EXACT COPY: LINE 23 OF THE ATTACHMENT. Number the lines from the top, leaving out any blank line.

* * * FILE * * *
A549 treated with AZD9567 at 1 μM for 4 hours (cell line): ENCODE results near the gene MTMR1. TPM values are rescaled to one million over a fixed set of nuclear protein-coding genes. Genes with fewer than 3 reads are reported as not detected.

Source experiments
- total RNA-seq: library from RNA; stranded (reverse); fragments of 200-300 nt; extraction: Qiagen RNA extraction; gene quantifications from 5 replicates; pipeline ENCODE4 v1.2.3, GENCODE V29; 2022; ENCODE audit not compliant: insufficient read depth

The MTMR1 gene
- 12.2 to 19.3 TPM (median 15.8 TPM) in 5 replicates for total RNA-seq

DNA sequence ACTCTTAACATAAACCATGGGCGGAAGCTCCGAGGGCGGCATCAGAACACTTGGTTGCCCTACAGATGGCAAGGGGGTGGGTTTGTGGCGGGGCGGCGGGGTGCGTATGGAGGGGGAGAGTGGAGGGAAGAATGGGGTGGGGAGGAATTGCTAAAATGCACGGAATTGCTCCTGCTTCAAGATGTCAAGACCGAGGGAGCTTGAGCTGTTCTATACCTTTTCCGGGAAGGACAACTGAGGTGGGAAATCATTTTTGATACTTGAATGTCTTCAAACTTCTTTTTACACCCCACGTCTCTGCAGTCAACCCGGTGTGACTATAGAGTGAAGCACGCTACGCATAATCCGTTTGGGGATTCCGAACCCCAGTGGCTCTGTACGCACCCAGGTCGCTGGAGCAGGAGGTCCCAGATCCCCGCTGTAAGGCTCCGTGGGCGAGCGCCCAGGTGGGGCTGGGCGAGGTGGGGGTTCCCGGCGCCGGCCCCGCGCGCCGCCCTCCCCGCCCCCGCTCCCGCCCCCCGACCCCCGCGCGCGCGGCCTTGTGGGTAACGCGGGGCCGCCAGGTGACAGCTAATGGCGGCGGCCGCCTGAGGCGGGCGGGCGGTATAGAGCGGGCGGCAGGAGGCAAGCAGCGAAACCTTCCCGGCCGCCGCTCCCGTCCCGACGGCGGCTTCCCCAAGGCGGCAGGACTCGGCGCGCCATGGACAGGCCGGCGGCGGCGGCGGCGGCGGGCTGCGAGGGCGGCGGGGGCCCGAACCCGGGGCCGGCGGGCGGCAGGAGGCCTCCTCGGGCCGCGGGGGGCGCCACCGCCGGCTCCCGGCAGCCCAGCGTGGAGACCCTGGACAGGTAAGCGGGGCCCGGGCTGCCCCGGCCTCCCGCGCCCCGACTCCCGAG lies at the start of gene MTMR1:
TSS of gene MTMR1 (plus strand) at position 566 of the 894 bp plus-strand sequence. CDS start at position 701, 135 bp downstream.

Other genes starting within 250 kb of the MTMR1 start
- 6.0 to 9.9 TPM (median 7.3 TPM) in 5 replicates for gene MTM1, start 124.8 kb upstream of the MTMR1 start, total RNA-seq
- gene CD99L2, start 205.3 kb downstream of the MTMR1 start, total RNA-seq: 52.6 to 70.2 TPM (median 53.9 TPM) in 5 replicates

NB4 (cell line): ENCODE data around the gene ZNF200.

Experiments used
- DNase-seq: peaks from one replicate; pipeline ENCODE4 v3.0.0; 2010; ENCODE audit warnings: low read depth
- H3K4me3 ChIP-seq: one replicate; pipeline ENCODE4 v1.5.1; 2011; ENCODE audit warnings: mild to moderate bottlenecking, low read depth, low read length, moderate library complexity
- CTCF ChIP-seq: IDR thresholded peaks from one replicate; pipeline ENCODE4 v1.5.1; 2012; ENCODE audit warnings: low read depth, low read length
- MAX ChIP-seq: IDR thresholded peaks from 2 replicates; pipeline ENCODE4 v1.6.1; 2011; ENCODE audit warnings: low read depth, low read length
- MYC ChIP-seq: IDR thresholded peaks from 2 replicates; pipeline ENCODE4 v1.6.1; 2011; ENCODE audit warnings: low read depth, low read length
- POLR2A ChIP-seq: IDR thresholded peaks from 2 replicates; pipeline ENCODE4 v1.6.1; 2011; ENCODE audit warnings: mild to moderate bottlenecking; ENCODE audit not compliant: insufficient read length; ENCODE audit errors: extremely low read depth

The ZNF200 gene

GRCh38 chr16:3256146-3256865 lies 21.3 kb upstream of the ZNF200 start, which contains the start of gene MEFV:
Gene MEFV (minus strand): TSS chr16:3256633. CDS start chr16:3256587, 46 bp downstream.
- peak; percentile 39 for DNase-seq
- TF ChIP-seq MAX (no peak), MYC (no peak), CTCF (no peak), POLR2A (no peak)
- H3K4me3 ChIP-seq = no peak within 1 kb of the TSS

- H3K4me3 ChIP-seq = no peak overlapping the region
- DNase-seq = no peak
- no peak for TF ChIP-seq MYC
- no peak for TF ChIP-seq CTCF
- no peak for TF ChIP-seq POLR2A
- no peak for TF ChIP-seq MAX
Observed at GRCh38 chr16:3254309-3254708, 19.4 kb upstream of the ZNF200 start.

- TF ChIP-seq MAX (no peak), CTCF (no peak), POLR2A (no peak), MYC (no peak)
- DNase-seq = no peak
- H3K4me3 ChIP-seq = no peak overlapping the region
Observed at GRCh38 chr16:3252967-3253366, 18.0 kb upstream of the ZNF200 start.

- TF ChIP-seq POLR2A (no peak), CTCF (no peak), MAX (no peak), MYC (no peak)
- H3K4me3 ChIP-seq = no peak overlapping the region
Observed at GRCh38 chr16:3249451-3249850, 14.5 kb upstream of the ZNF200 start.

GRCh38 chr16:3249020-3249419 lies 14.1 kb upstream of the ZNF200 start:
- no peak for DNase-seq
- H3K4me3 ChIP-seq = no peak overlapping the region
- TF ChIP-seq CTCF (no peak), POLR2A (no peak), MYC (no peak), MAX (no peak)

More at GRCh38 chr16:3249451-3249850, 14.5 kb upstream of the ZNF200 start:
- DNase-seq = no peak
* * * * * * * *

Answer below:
- TF ChIP-seq MAX (no peak), MYC (no peak), CTCF (no peak), POLR2A (no peak)